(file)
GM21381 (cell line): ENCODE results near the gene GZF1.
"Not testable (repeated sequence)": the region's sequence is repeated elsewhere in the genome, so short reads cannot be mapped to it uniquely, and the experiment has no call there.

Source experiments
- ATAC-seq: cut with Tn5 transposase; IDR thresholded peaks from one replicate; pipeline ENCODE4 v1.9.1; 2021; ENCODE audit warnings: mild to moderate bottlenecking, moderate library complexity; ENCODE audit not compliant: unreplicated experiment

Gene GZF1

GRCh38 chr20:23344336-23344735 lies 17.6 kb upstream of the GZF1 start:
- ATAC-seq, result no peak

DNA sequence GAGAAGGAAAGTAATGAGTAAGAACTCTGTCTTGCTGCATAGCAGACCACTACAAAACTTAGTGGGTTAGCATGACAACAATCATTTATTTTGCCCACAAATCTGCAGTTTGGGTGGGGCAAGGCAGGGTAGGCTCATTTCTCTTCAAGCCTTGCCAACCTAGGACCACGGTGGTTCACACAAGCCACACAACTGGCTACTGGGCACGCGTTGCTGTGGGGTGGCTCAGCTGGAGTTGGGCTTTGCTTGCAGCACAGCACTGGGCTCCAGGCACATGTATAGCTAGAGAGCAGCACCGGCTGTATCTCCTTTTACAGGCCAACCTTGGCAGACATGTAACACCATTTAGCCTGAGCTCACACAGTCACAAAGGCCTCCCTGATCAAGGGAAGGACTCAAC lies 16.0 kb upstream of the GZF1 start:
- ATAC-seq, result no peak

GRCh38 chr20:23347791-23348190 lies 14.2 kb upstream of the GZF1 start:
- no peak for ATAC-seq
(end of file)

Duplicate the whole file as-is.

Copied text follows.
GM21381 (cell line): ENCODE results near the gene GZF1.
"Not testable (repeated sequence)": the region's sequence is repeated elsewhere in the genome, so short reads cannot be mapped to it uniquely, and the experiment has no call there.

Source experiments
- ATAC-seq: cut with Tn5 transposase; IDR thresholded peaks from one replicate; pipeline ENCODE4 v1.9.1; 2021; ENCODE audit warnings: mild to moderate bottlenecking, moderate library complexity; ENCODE audit not compliant: unreplicated experiment

Gene GZF1

GRCh38 chr20:23344336-23344735 lies 17.6 kb upstream of the GZF1 start:
- ATAC-seq, result no peak

DNA sequence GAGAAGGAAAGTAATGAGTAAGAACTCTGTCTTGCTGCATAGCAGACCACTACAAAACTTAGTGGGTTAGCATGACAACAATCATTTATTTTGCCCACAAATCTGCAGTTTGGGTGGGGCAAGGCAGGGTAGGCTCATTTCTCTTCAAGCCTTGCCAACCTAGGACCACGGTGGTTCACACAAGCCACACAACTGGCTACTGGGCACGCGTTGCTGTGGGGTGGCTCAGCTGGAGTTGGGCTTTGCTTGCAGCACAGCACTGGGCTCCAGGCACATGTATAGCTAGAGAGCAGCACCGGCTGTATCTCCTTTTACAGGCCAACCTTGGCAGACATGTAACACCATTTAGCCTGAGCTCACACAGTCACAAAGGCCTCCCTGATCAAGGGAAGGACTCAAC lies 16.0 kb upstream of the GZF1 start:
- ATAC-seq, result no peak

GRCh38 chr20:23347791-23348190 lies 14.2 kb upstream of the GZF1 start:
- no peak for ATAC-seq